U.S. Has Dual Task On Climate Change
Friday, February 20, 2009
Secretary of State Hillary Rodham Clinton's decision to make her first overseas trip to China, where she arrives today, highlights the daunting tasks the new administration faces as the world scrambles to forge a new climate-change treaty this year: trying to persuade emerging economies to make deep cuts in greenhouse-gas releases that they have long resisted while coaxing Congress to adopt first-ever limits on the United States' own emissions.
These two challenges, which are key to securing a deal when climate negotiators convene December in Copenhagen, mean that President Obama and his deputies must launch a major push abroad and at home on an issue that President George W. Bush only reluctantly addressed. Bush ultimately launched a regular meeting of the world's biggest greenhouse-gas emitters -- an initiative Obama hopes to sustain -- but Bush's unwillingness to commit to binding domestic emissions cuts effectively stalled international efforts to curb global warming.
The new administration's campaign is on display this week as Clinton travels to Asia and President Obama journeys to Canada.
"This is an opportunity waiting to be seized," said Senate Foreign Relations Committee Chairman John F. Kerry (D-Mass.), who held a hearing last month titled "The Road to Copenhagen" and had privately urged Clinton to make her first overseas trip to China to discuss global warming.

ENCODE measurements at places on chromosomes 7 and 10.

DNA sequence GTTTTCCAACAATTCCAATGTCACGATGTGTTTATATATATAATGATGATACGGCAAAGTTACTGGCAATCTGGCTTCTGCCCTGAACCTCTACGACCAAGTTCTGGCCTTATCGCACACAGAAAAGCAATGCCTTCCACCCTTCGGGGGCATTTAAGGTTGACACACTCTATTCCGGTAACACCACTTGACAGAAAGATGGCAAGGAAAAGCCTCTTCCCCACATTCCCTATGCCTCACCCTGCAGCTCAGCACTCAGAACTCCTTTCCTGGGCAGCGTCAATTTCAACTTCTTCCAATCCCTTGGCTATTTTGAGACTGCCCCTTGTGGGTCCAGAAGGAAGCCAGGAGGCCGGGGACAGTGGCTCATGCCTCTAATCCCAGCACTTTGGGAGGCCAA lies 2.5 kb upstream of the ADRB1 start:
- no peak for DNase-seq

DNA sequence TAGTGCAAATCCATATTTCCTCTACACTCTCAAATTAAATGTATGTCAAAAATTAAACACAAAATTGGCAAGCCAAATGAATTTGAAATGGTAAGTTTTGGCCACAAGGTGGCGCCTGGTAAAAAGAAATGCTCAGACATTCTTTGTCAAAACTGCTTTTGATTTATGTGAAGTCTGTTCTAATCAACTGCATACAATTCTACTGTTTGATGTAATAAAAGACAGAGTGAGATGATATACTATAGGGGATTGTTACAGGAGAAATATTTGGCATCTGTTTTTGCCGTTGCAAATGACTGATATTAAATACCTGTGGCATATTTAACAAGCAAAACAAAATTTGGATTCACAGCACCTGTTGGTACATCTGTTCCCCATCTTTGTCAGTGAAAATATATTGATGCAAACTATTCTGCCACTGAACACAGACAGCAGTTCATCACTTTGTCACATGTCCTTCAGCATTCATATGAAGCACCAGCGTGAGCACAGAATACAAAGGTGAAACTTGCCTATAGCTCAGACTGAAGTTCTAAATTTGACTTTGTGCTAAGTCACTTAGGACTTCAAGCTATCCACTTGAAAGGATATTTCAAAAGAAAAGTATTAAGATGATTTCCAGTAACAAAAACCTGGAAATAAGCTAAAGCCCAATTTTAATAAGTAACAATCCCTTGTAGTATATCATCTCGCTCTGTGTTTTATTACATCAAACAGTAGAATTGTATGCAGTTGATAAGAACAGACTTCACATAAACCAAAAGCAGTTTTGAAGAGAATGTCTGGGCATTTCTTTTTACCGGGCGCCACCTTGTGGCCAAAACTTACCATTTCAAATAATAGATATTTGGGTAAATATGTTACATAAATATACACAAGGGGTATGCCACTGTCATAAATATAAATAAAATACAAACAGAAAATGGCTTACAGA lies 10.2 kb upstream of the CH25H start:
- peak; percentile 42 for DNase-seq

Several foreign officials have praised the new administration for its outreach. Javier Solana, the European Union's foreign policy chief, met with administration officials involved in climate-change issues during a trip to Washington last week and noted, "They are very much engaged already."
"This is the year to finalize an agreement," he said. "Everybody is working on that direction, also here. That is the sentiment and the determination they have."
The new U.S. climate envoy, Todd Stern, is traveling with Clinton throughout Asia, and he has met privately with his British counterparts and others.
Many developing nations, however, say they are waiting to see whether the United States adopts a binding carbon cap and what emissions cuts it will seek from major emerging economies.
"The question is: How will the U.S. engage?" said Marthinus van Schalkwyk, South Africa's minister of environmental affairs and tourism, in a recent interview. "To enable us to move forward, the U.S. must show its hand."
Obama has pledged to cut U.S. emissions back to 1990 levels by 2020 and to 80 percent below that level by 2050. But European and developing nations have called for industrialized nations to cut emissions to 40 percent below 1990 levels by 2020, and they are waiting to see whether the United States will enact a climate bill with ambitious targets by the time negotiators meet to work out a successor to the Kyoto Protocol, the pioneering pact that the United States rejected.
A State Department official familiar with the issue, who requested anonymity under rules set by the department, said top Obama officials recognize the challenge they face.
"We are committed to getting a deal done in Copenhagen, and it obviously has to be a deal that the United States can join in," the official said. "The domestic legislation is going to be enormously important in telling us how far we're going to be able to go."